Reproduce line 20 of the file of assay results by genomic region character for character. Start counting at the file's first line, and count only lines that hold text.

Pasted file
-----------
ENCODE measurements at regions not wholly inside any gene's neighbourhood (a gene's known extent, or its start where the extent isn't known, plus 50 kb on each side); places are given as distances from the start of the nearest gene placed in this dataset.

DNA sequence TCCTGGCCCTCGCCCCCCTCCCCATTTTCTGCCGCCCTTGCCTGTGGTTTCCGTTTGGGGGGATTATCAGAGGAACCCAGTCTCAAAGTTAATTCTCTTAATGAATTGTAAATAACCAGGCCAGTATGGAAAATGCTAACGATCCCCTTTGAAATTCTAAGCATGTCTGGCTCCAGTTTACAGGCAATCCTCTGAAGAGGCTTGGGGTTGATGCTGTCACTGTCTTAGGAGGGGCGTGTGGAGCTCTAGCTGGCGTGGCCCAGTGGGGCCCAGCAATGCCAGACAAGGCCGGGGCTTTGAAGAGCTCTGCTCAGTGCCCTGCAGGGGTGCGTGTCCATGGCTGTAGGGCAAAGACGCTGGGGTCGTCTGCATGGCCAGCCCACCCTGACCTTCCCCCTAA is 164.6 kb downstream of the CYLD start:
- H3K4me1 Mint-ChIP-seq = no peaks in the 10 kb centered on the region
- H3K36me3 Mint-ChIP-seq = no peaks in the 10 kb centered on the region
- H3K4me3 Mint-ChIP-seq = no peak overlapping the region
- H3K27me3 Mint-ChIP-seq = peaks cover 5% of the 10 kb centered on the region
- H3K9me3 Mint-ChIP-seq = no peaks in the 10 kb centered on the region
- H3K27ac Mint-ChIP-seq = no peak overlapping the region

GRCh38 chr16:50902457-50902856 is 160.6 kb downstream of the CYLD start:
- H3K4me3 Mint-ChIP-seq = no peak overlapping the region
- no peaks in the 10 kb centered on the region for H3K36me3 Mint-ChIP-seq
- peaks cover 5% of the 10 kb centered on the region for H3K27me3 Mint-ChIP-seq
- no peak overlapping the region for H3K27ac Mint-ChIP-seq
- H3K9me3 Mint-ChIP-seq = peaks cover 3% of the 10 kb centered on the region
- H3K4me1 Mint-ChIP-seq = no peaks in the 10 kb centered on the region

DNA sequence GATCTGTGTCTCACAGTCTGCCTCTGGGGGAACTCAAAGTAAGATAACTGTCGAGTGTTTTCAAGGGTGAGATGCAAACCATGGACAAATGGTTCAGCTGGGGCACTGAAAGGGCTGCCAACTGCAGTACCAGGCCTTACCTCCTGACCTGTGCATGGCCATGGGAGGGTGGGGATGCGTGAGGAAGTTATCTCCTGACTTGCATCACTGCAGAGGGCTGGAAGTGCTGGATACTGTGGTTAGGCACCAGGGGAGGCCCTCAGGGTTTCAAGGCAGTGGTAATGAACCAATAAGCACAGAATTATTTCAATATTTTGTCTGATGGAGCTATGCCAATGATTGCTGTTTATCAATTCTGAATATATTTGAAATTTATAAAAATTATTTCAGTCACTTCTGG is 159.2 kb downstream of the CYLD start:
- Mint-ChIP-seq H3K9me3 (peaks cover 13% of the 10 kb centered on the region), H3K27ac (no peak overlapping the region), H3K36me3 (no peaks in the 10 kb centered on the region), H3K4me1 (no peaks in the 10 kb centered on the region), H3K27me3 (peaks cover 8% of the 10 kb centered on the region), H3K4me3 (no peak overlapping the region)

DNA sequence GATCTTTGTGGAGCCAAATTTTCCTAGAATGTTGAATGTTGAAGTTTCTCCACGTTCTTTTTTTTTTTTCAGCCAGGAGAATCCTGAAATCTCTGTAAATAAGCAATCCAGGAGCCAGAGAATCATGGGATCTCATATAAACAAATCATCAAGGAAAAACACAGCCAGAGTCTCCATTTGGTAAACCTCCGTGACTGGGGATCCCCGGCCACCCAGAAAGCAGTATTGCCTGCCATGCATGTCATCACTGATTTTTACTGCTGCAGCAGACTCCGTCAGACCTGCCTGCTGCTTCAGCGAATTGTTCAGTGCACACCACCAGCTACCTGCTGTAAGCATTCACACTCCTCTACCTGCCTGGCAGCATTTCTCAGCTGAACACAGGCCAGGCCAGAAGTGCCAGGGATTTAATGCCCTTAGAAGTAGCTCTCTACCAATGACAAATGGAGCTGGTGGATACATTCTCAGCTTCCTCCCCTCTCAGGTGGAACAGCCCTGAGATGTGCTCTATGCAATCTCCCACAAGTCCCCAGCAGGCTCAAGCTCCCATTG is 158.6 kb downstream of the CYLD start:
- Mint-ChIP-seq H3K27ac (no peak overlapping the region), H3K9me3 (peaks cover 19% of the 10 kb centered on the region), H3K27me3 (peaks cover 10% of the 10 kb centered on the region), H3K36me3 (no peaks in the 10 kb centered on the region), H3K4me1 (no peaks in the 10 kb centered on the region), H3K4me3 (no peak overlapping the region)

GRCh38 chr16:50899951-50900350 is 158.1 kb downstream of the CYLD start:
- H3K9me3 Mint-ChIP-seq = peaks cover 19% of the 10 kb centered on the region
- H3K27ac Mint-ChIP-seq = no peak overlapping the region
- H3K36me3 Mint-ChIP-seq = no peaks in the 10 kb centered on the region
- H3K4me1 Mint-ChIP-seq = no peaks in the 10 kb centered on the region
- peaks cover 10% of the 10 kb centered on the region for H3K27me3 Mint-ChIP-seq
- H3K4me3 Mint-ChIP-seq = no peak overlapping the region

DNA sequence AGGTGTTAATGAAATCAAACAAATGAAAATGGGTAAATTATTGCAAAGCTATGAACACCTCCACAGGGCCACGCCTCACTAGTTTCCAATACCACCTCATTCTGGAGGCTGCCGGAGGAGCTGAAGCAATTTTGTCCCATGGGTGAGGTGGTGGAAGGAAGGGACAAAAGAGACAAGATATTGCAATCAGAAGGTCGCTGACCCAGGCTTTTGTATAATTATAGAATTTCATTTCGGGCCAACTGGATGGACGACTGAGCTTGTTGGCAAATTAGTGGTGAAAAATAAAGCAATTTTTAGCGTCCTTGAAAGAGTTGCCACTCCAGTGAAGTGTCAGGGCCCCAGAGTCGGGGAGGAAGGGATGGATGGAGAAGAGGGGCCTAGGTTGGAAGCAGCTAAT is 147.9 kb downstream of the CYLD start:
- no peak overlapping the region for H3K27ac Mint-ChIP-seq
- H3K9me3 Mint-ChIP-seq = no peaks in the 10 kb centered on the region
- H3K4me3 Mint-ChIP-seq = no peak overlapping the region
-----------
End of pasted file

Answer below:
GRCh38 chr16:50899951-50900350 is 158.1 kb downstream of the CYLD start: